Change of location: Maria Mouawad sits in front of an on-ramp to a bridge in the city center. The 23-year-old has tired eyes and bruises. Mouawad has been on the street for days. She hasn’t kept count of exactly how many because the events blur together in her memory. In Lebanon, many people only count the days after the uprisings began. Mattresses pile up under canopy tents in front of the bridge on-ramp. A carpet has been rolled out with armchairs and a refrigerator on it. Mouawad brought a tent but has hardly slept in it. “At night, most people go home, but we stay awake to make sure the roadblocks stay up. Nobody gets through until all the politicians resign,” she says.
She tells a story of an event that happened a few days ago. “There were four or five of us women, and the police wanted to open the bridge. We stood right in front of them, formed a chain and hooked together.” Her friend’s voice is still hoarse, as she says, because she shouted “Peace!” at the police officers. Maria Mouawad pushes up the sleeve of her t-shirt and points to the bruises on her upper arm. “They hit me. Police officers aren’t allowed to touch women, but they still tore us apart by force.”
Between violence and understanding
While the protesters try to keep the movement peaceful, the military’s strategy flows between solidarity and the violent dismantling of the blockades. Some shake hands with the insurgents, others smash their blockades with batons. “Women are the boundary between the police and violent people. They distribute food for free or calm the situation down when there is a fight.” Mothers have joined together to form initiatives, donating tents and distributing free food. Feminist groups organize strategic meetings and demonstrations at lunchtime to make their presence known when others have to work.
Despite their fear of violence from the police and the military, their anger is much stronger. “So far we have been peaceful, but if all the politicians don’t resign, things won’t remain so rosy,” predicts Maria Mouawad. One angry woman, Malak Alaywe Herz, became the heroic symbol of the protests when the bodyguard of the Minister of Education—surrounded by insurgents—fired a rifle into the air. She skillfully kicked him in the groin and a video of this scene and illustrations of the kick went viral.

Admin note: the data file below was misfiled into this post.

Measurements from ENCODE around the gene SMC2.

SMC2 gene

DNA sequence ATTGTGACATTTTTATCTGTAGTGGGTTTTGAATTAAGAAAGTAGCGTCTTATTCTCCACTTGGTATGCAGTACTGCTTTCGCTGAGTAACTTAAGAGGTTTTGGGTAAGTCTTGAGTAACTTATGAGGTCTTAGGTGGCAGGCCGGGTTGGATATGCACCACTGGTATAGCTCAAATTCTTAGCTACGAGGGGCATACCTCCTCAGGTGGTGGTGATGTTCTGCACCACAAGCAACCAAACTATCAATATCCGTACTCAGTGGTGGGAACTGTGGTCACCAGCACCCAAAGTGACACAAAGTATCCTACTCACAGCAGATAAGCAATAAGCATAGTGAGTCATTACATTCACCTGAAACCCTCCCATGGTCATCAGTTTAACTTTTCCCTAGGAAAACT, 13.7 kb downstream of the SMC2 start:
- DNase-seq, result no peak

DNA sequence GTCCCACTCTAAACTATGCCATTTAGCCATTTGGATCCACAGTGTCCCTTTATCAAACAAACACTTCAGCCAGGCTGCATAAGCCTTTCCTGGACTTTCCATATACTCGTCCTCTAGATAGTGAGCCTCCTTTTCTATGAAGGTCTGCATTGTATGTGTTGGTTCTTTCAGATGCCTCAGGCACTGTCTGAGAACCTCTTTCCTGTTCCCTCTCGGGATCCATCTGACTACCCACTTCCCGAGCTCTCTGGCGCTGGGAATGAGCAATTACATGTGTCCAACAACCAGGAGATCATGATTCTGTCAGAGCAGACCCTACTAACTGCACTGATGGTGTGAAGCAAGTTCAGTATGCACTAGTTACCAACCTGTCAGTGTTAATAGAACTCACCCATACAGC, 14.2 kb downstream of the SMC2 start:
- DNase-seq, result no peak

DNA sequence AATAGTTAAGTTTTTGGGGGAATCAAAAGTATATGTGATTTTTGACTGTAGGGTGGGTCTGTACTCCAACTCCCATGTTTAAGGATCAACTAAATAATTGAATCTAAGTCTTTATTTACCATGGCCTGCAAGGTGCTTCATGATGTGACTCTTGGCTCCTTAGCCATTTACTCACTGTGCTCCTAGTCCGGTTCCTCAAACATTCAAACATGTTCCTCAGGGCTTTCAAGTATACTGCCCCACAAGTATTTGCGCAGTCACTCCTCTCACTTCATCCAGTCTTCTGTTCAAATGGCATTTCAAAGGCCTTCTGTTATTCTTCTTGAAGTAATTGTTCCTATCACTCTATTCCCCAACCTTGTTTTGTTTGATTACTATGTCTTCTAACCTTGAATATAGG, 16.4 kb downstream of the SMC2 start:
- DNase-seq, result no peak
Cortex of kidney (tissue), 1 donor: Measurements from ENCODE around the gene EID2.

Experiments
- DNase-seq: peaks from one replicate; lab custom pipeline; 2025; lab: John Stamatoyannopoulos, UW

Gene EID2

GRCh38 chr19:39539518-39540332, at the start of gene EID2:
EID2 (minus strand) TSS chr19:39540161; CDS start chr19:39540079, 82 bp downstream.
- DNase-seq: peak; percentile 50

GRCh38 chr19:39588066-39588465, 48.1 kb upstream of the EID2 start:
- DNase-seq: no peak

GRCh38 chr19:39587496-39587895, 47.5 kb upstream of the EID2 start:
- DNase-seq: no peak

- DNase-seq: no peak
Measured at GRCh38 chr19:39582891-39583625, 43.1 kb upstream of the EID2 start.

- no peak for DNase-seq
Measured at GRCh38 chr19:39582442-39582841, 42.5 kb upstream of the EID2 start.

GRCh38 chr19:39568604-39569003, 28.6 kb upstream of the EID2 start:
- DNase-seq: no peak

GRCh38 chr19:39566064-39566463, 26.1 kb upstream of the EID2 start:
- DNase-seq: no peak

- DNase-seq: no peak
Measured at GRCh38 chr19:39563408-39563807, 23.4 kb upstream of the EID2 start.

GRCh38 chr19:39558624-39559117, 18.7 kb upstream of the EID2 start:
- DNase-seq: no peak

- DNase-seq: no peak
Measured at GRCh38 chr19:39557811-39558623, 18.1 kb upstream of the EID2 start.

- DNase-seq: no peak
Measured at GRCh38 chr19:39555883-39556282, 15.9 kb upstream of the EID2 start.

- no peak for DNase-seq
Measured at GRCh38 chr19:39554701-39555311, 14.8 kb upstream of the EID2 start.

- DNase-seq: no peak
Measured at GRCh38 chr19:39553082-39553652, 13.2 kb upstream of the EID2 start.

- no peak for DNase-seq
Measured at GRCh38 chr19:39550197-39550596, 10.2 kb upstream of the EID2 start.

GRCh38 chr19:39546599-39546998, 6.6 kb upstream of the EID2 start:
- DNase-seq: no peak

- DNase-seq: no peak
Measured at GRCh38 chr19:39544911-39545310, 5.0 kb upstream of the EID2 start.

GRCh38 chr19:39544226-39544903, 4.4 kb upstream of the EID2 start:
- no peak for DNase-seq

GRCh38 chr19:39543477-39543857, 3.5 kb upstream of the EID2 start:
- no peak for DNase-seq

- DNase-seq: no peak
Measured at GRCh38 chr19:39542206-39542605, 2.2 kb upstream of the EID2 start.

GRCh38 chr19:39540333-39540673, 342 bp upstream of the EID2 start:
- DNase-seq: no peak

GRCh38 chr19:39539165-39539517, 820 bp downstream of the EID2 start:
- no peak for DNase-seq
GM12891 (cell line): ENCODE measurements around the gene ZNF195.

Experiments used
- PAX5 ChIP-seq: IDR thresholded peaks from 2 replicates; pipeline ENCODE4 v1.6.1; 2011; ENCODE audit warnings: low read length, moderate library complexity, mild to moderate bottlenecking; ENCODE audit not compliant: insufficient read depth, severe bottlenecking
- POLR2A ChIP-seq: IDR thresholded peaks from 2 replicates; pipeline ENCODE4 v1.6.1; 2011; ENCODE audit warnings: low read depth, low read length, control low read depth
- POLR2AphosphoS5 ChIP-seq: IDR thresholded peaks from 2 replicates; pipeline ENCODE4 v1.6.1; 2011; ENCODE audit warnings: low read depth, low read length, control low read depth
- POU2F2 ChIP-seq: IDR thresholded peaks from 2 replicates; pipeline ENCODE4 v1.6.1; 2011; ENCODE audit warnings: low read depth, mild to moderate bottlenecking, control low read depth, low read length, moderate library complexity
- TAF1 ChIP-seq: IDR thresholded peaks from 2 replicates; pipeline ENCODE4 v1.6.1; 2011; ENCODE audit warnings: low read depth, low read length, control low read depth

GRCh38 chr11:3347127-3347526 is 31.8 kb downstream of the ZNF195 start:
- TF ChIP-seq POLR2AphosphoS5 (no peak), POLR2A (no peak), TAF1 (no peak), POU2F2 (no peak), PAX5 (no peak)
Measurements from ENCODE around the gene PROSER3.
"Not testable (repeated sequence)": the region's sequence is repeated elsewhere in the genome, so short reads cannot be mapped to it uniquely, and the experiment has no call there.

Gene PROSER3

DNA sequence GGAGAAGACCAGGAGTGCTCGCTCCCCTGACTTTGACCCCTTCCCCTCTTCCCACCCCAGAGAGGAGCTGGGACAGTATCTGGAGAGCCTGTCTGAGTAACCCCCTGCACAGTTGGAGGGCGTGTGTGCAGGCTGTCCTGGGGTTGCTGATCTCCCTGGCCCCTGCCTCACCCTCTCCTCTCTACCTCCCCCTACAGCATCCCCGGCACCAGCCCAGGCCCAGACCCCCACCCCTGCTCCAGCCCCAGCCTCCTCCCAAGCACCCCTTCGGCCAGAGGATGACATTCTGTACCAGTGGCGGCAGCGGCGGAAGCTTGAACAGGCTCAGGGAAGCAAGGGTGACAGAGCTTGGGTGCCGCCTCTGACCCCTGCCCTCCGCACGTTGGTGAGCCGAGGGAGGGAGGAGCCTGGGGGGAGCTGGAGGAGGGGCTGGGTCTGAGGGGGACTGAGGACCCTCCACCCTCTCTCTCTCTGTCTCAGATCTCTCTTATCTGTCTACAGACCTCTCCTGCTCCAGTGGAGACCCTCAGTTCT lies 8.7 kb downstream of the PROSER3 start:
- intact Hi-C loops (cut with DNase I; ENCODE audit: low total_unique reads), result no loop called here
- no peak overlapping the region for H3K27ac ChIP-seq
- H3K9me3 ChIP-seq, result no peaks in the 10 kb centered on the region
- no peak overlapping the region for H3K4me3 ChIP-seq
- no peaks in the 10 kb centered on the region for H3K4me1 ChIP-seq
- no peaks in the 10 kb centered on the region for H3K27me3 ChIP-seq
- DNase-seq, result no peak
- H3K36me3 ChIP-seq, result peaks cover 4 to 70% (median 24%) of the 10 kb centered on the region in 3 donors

On the first day of the uprisings, hundreds of people spontaneously demonstrated in downtown Beirut after the communications minister announced a tax on the use of the messaging service, WhatsApp. A seemingly small thing, but the bigger impact unfolded due to pent-up anger over power shortages, undrinkable tap water, exploding rent costs, horrendous telephone charges and an economic elite that holds shares in the power, construction and communications sectors. The same elite that takes money from the country through corruption and then collects taxes at the expense of the poor. Those who were fed-up gathered in front of the government building and the police used tear gas on them.
Hiba Barakji: Fighting for the right to be part of society
Hiba Barakji has been on the ground since day one. In the heart of the city center, there are canopy tents from civil society organizations, feminist associations and secular parties. House music fills the square. The 28-year-old Hiba Barakji wears a Palestinian scarf. Although her mother is Lebanese, Barakji only has a Palestinian passport. “I am not able get citizenship through my mother,” she says. “Since I was young, I have fought for this right and that is why I am here.”